In vino veritas is a Latin phrase meaning in wine there is truth. After a long drought, I taste my first mug of mulled wine, and wonder if perhaps it is true…
It’s around 11 AM on the morning of Christmas Eve, and we’ve just arrived in Stuttgart, Germany. It was a long night of travel: first from Milan in an overnight car to Munich – a night spent crossing Austria – and then a quick switch to Stuttgart. We need to be in Stuttgart’s French sibling, Strasbourg, in the evening, but have a few hours to spare, and so decide to wander briefly through this city perched north of the Black Forest and looking more modern than its geographical position might suggest, although not its history. Despite being located in exactly the place you’d expect to find gingerbread house-like buildings, Stuttgart is mostly modern. Over 50% of Stuttgart’s buildings were either destroyed or almost destroyed during 53 air raids that took place in 1944 and 1945, rendering the city almost unrecognizable after World War II.
The city is filled with people getting ready for Christmas. Christmas Eve in North America is like the day before your birthday as a kid – exciting, but only because of its proximity to the main event and the associated anticipation. But in Germany and France and most, if not all, of Europe, Christmas Eve dinner is the centerpiece of the holiday, and people are out getting ready for their dinner. The Christmas market is open as we stroll along the main pedestrian Straße. All of the tourist attractions are closed for the holidays, and so walking around and people watching are really our only option. The main pedestrian street – like an English high street – is lined on each side with shops frequented by last-minute gift buyers. Along the center of the street is a market: a seemingly unending row of vendors selling all the accoutrements of a wonderful Christmas dinner: bunches of leafy green vegetables vibrant enough to be their own centerpiece; huge, autumn-coloured gourds; fresh, unrefrigerated eggs; and bundles of decorative greenery including pine and fir branches, mistletoe, berries, and of course, bows of holly.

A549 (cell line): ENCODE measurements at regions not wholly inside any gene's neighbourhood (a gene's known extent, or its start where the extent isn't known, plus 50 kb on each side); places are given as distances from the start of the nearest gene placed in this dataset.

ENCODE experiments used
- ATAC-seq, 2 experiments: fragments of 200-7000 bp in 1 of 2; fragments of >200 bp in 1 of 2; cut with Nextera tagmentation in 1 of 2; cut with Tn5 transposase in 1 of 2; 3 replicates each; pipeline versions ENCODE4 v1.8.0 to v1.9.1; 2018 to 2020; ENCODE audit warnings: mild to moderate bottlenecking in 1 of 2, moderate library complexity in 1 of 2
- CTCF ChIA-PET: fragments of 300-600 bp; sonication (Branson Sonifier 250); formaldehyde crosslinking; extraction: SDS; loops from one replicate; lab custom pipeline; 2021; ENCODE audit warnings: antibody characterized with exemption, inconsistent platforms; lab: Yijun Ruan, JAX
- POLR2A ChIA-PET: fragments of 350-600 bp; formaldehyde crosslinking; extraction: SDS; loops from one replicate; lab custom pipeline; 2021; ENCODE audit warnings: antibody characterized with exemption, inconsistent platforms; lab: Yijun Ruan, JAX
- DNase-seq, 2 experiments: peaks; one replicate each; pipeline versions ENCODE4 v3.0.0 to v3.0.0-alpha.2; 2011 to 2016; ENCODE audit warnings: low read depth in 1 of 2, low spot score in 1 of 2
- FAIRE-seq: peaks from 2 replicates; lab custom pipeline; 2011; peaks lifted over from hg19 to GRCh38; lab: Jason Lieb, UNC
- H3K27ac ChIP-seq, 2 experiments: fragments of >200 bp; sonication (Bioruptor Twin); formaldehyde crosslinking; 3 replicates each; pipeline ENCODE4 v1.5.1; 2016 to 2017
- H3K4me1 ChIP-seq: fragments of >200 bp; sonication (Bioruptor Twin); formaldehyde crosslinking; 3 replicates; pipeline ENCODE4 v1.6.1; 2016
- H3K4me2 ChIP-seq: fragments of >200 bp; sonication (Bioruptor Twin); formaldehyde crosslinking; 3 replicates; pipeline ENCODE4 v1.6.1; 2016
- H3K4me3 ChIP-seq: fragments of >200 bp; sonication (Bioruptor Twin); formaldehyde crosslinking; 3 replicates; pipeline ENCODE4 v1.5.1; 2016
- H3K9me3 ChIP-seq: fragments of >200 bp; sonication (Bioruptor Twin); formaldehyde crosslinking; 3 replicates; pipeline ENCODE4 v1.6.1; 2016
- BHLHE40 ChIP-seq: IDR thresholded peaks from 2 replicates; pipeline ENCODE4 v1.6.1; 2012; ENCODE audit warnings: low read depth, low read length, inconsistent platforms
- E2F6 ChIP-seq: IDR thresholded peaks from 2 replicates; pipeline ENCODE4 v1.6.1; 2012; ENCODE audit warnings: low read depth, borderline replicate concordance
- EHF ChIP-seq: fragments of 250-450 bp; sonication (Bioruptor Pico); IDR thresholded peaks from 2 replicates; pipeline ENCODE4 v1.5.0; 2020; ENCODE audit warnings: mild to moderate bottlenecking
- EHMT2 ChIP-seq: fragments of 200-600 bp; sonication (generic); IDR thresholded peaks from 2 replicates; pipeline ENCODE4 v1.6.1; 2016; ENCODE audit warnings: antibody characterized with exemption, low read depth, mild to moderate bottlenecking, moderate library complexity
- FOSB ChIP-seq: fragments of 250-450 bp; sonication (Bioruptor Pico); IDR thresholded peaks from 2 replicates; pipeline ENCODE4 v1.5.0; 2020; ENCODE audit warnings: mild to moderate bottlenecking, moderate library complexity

People aren’t in a rush, even though I’m sure they need to be home soon enough to begin preparing the Christmas feast. Instead, they seem to chat cordially with the vendors about the food and decorations. It feels relaxed and joyous, and completely opposite to a shopping mall or Safeway at home on December 24, which I can only describe as panicked mayhem. There is a square at one end of the market lined with all the trimmings of a typical German Christmas market: the wooden huts selling chocolates and treats, Christmas decorations and, Glögg, or mulled wine.
I fell in love with mulled wine 16 years ago. I was 16 years old, and living in Denmark as an exchange student. Lord knows the Danes like their drink. Gløgg, as it’s known in Danish, was a Christmastime staple, the warmth of it easing away the cold of a Scandinavian winter and the gentle buzz of the wine making my first Christmas away from home — the shocking confusion of feeling like an alien in a strange place – more comfortable. To my 16-year-old self, the mulled wine was an acquired taste, but as time passed it took on associations of nostalgia: the excitement and fear, but mostly excitement, of being 16 and alone in a foreign country. Freedom. My dad took me along on a business trip to Munich a few winters later, and I remember arriving at the Munich Christmas Market and beelining it for the Glögg hut, just to see if it tasted how I remembered. It did. To me, mulled wine tastes of freedom and adventure.
I spot the Glögg stand in Stuttgart, and although it’s barely after noon, I notice I’m not the only one ready for a mug. Fuck it. This is a vacation, after all. It takes less than a minute of rationalizing before I’m in line at the stand, ordering a souvenir mug of the sweet and spicy mixture. It is typical in Germany, and much of Europe, to order the mulled wine in a souvenir mug. For an extra Euro or so, you can avoid the dissonance that would no doubt be caused by drinking it from a thin, disposable plastic cup, and before this trip is over, I’ll have collected mugs from cities across Germany, France, Luxembourg, and Belgium.
I take a sip, and feel unexpectedly giddy; it tastes exactly how I remember it being almost 16 years ago. A emotion-laden taste from the past; hot, spicy, and oh so intoxicating. Freedom and adventure. Being alone and away in a place I didn’t know or understand.
Except this time, it tastes better than anything I was capable of tasting 16 years ago. There’s a Salman Rushdie quote I love, but can never quite remember, that summarizes how I feel in particular moments: idealized by the anxiety of exile, or something like that. This taste of mulled wine is not one of those moments, because while I know I can never go back to my 16-year-old self — a self filled with impatience that bordered on desperation to explore the world — we’re no longer held back by “have tos” that need to be completed before moving on and fulfilling the dream to wander. No high school to complete, no more university…just the possibilities brought forth by doing anything we want. We’re free to have as many adventures as we crave, to sate our wandertooth, to wander aimlessly and indefinitely if we chose. And all it took for me to realize it was a glass of mulled wine; a taste from my past.
My friend Kristen’s favorite quote is the Latin, In vino veritas; in wine, there is truth. Today, I finally begin to understand what she means, and am reminded of another favorite Salman Rushdie-ism: The truth leaks out in our dreams; alone in our beds…we soar, we fly, we flee.